Because the time it takes to convert biological materials to fossil fuels is substantially longer than the time it takes for its in the atmosphere, which attained a maximum in 1963 of almost twice what it had been before the testing began.
Measurement of radiocarbon was originally done by beta-counting devices, which counted the amount of beta radiation emitted by decaying atoms in the sample and not just the few that happen to decay during the measurements; it can therefore be used with much smaller samples (as small as individual plant seeds), and gives results much more quickly.
Additional complications come from the burning of fossil fuels such as coal and oil, and from the above-ground nuclear tests done in the 1950s and 1960s.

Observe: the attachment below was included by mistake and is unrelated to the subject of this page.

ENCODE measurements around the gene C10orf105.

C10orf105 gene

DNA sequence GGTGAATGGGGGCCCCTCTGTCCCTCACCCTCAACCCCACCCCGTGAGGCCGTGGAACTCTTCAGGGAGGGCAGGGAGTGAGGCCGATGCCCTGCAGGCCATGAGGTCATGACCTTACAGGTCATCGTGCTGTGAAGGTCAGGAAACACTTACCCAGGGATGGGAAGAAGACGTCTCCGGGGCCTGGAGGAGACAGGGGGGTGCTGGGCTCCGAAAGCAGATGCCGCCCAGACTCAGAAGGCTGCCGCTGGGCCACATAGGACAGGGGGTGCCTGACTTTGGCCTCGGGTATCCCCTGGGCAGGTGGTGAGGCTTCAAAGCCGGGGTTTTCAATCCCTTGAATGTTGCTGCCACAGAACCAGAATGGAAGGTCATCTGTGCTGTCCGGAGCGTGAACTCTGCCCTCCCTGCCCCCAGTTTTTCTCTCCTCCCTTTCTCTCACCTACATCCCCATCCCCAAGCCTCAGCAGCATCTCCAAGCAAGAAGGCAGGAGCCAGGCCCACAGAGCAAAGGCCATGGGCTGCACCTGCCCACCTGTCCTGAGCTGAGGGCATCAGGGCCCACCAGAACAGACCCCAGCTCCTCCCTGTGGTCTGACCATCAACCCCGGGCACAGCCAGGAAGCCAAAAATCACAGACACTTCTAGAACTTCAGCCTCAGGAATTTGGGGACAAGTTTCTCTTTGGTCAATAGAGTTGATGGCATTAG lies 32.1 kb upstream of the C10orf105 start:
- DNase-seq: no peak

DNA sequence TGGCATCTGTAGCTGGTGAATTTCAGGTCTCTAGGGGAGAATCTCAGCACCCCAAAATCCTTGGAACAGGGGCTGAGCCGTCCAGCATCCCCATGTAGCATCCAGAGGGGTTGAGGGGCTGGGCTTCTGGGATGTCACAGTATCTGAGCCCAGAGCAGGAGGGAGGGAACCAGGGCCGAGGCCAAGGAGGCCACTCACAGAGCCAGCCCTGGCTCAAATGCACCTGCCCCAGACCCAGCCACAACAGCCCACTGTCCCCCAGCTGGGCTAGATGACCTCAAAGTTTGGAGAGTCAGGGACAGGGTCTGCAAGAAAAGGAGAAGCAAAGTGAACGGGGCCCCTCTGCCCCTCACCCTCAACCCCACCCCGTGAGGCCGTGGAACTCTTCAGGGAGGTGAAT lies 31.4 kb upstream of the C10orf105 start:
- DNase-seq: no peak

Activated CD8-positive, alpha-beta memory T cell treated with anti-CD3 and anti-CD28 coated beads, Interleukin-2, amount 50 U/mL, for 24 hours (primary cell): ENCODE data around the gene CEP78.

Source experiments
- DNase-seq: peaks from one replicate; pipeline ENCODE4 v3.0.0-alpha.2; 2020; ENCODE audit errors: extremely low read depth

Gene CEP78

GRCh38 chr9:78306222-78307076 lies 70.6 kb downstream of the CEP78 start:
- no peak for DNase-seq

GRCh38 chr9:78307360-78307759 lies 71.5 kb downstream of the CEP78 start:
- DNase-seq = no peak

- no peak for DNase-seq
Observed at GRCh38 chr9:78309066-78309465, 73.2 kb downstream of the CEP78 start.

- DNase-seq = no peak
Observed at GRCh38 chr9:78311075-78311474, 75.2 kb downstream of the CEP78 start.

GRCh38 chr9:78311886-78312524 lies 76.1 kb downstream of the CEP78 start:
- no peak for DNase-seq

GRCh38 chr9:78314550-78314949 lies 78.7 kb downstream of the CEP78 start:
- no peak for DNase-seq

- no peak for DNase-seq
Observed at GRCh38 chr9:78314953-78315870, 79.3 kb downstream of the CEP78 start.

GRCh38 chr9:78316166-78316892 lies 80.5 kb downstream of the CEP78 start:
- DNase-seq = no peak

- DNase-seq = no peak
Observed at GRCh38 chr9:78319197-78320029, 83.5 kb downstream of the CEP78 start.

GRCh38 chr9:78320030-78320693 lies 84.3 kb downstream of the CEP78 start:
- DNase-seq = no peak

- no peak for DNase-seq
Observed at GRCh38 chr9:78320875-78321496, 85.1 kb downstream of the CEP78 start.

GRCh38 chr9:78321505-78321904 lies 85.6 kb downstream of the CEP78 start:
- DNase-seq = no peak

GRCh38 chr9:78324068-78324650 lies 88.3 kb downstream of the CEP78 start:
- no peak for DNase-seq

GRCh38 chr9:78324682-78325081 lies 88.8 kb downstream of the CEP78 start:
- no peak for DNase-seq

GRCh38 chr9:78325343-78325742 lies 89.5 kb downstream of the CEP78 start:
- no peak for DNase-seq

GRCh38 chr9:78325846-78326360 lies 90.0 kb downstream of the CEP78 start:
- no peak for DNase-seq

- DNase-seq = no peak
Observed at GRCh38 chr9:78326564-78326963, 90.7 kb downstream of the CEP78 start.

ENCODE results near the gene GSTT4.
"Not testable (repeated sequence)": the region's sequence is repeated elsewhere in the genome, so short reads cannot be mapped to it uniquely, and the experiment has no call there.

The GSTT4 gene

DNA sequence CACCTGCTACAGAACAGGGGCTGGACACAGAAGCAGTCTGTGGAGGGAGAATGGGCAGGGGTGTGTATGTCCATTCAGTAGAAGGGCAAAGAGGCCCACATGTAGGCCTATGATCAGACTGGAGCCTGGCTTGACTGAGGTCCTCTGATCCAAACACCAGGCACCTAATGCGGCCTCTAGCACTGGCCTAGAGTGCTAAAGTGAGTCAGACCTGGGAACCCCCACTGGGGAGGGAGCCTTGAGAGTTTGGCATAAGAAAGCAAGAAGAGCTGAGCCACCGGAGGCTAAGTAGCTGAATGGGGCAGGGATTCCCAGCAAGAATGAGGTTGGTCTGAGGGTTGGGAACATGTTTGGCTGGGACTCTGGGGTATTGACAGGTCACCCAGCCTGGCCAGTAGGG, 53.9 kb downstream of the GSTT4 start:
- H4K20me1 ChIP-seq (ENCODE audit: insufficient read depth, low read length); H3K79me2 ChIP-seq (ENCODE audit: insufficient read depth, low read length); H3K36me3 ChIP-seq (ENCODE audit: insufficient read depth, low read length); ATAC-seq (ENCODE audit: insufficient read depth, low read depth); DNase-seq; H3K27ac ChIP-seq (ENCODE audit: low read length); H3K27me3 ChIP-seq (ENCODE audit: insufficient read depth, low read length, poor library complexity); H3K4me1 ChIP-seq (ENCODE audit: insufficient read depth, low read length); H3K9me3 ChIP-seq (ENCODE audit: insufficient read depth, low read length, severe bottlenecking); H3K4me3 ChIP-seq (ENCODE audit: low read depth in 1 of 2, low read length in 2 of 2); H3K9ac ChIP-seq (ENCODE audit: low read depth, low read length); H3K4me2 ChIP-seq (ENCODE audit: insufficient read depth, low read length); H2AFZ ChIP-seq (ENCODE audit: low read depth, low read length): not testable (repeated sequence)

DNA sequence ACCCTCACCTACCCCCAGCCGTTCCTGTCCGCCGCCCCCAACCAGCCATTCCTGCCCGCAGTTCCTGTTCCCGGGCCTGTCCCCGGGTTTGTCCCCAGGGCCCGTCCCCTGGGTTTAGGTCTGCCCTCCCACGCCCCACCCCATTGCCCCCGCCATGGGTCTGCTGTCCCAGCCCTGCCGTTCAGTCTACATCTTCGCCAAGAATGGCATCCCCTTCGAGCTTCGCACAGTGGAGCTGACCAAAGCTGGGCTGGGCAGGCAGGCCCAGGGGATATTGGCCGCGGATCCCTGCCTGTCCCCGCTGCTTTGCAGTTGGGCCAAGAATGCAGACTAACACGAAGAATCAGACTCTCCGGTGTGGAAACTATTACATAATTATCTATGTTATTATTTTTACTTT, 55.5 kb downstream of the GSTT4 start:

The radiocarbon dating method is based on the fact that radiocarbon is constantly being created in the atmosphere by the interaction of cosmic rays with atmospheric nitrogen.
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Other corrections must be made to account for the proportion of throughout the biosphere (reservoir effects).
In addition to permitting more accurate dating within archaeological sites than previous methods, it allows comparison of dates of events across great distances.
Histories of archaeology often refer to its impact as the "radiocarbon revolution".
The resulting radiocarbon combines with atmospheric oxygen to form radioactive carbon dioxide, which is incorporated into plants by photosynthesis; animals then acquire in a sample from a dead plant or animal such as a piece of wood or a fragment of bone provides information that can be used to calculate when the animal or plant died.
The development of radiocarbon dating has had a profound impact on archaeology.